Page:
Public disorder

Traffic officials intervene to stop Platz Am Meer angling stampede

Floris Steenkamp

Members of Swakopmund’s traffic services intervened yesterday to talk members of the public out of the current trend to use the tidal pool and breakwater at Platz Am Meer for fishing and the illegal harvesting of rock lobster and other sea creatures.

The matter has become a public order concern in recent weeks, as those making themselves guilty of these unwanted fishing activities are threatening and insulting people who point out to them they are on trespassing on private premises.
When pointed out there are signs that state no fishing, they simply laugh it off and adopt a no care attitude. The same no care attitude is shown when they are reprimanded for defecating and urinating o the rocks as there are no public ablution nearby.

The same goes for littering the area and other anglers who also fish on the beach south of the breakwater and that against municipal regulations that forbid any fishing between the Swakop Mouth and the northernmost point of Mile 4.
Platz Am Meer offers a great view over the beach, ocean and the breakwater. Since the beginning of December visitors are increasingly appalled by the degree to which people ignore the no fishing signs and the sheer arrogance people show to ignore local by-laws and continuing to fish in areas not allowed. The situation is also not promoting the image or experience the nearby shopping centre wants to offer its clients.
Apart from anglers, there are also dozens of people climbing down the rocky breakwater to get close to the water with scoop nets to catch small fish and crustaceans living among the rocks in the water. Various people were seen lowering into the water old nylon stockings filled with bait to capture rock lobster. Rock lobster are covered in hundreds of small spines and when going for the bait the rock lobster gets entangled in the nylon material and is captured.
Taxis are seen coming and going the entire day as they bring illegal fishermen and harvesters to the area and carting the catch of the day home again.
“One of the biggest dilemmas is we have laws and bylaws, but it is not enforced fairly and consistently. With that, we create problems which grows to bigger problems”, remarked a person who expressed his disappointment with the situation. Adding, it started off with a few people testing to see if anyone is reacting and now we have scores of people swamping the area every day.
“That is now the image we carry across to our visitors that Namibians don’t care about law and order and that we are not interested to protect our natural environment, the man explained.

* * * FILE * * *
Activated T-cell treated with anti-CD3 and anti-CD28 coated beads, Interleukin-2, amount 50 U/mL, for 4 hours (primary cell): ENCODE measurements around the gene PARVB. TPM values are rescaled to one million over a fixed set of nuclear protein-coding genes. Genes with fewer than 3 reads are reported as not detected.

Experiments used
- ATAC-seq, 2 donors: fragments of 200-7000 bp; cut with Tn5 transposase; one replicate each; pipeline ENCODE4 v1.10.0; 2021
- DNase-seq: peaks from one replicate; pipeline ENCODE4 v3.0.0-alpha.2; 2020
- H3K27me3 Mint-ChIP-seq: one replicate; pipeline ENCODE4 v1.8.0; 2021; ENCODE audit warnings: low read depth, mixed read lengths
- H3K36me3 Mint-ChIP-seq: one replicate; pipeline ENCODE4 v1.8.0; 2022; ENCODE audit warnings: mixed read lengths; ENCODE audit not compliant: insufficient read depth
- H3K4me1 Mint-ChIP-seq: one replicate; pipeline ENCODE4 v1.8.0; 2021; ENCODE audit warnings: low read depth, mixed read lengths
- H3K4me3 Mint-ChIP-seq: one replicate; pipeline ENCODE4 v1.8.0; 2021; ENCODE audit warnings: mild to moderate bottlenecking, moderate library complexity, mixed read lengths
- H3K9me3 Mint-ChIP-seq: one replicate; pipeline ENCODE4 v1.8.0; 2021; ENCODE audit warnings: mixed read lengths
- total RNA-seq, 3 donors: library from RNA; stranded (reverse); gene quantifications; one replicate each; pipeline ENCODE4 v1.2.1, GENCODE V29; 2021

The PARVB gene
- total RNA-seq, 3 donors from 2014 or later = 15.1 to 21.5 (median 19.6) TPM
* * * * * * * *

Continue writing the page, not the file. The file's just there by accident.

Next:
Another person added the situation has escalated to a point where the illegal angling and harvesting activities are carried out at night at the breakwater. “Do you want to tell me there is no way this can be stopped? Of course, it can be stopped. Our various law enforcement agencies, including fisheries, have the jurisdiction to act, but the question is, is there a will to act?” the person asked.
A fourth person was of opinion that the situation currently developing at Platz Am Meer is only a fraction of a wider escalating disregard for environmental laws. He made reference to recent media articles which reported the extent to which anglers and boat owners plunder the cob resource.
From anglers smuggling cob from the southern beaches of Walvis Bay where it is illegal to catch and keep cob between 1 January to 31 March of each year to ski boat owners working with syndicates which gets dozens of tons of cob each year and selling it off illegally.
“I think our authorities need to assess this problem in a holistic way. We need to take the total picture in consideration here and different law enforcement agencies must start to cooperate. Government should also step up its efforts to equip law enforcers to be able to do the job and laws should support law enforcers and not allow for loopholes for plunderers to get away”.
What do the other stakeholders in this messy affair say:
Management of Platz Am Meer: the breakwater and access quays are private property and the signs are clear: “no angling, no harvesting of any sea life”. Employees who are trying to convince people to please leave the area, unless they are there to walk on the breakwater and enjoy the scenery, are insulted and verbally threatened.
The Namibian Police: is the only law enforcement arm that can act if the owners/management of the shopping centre lay charges of trespassing. Trespassing can only be proved if the person entered private property with an intent other than to walk in the area. No fishing gear whatsoever should be found on such person.
Ministry of Fisheries and Marine Resources: fisheries legislation is not making provision for inspectors to act, more than officials can inspect fishing gear and see if everyone have valid fishing permits. Fisheries legislation makes provision for angling on Swakopmund’s beaches, but local authority by-laws make it illegal, therefore the local authority must act.
Swakopmund municipality: the current by-laws make provision for traffic officials to warn people who are illegally angling on any beach between the Swakop River mouth and the northernmost point of Mile 4. Traffic officials have the powers to arrest or issue a fine to members of the public who are not adhering to fair warnings.

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